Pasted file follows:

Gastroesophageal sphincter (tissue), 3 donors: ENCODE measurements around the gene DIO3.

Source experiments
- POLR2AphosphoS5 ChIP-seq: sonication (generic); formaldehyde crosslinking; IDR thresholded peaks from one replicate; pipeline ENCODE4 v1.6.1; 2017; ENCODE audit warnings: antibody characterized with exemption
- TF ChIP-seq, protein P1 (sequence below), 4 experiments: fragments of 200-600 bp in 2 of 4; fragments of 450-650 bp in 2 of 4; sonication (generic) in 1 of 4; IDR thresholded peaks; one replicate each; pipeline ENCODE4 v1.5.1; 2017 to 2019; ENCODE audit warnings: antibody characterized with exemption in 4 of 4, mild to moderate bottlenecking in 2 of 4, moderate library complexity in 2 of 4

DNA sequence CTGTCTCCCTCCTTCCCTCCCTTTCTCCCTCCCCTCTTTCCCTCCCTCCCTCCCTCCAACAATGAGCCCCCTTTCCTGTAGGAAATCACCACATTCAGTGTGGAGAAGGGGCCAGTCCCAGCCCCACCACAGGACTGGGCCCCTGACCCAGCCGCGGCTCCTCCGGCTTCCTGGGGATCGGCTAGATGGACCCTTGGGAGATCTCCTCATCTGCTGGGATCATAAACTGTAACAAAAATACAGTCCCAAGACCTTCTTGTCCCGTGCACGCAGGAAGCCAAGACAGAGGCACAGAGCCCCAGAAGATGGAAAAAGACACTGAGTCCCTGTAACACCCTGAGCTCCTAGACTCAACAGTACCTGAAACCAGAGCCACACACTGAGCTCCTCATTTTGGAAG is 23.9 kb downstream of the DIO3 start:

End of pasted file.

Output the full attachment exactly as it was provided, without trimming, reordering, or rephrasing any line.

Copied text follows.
Gastroesophageal sphincter (tissue), 3 donors: ENCODE measurements around the gene DIO3.

Source experiments
- POLR2AphosphoS5 ChIP-seq: sonication (generic); formaldehyde crosslinking; IDR thresholded peaks from one replicate; pipeline ENCODE4 v1.6.1; 2017; ENCODE audit warnings: antibody characterized with exemption
- TF ChIP-seq, protein P1 (sequence below), 4 experiments: fragments of 200-600 bp in 2 of 4; fragments of 450-650 bp in 2 of 4; sonication (generic) in 1 of 4; IDR thresholded peaks; one replicate each; pipeline ENCODE4 v1.5.1; 2017 to 2019; ENCODE audit warnings: antibody characterized with exemption in 4 of 4, mild to moderate bottlenecking in 2 of 4, moderate library complexity in 2 of 4

DNA sequence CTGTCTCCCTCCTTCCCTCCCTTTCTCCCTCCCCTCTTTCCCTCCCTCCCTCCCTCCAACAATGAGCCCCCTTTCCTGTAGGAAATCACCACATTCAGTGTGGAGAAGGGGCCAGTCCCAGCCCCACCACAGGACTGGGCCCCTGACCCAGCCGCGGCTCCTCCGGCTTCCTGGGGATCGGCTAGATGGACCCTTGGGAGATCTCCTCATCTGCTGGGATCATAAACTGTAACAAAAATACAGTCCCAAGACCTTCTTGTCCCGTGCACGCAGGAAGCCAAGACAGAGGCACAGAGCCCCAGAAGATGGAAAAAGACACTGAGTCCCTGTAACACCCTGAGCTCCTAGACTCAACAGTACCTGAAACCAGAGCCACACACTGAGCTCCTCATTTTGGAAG is 23.9 kb downstream of the DIO3 start: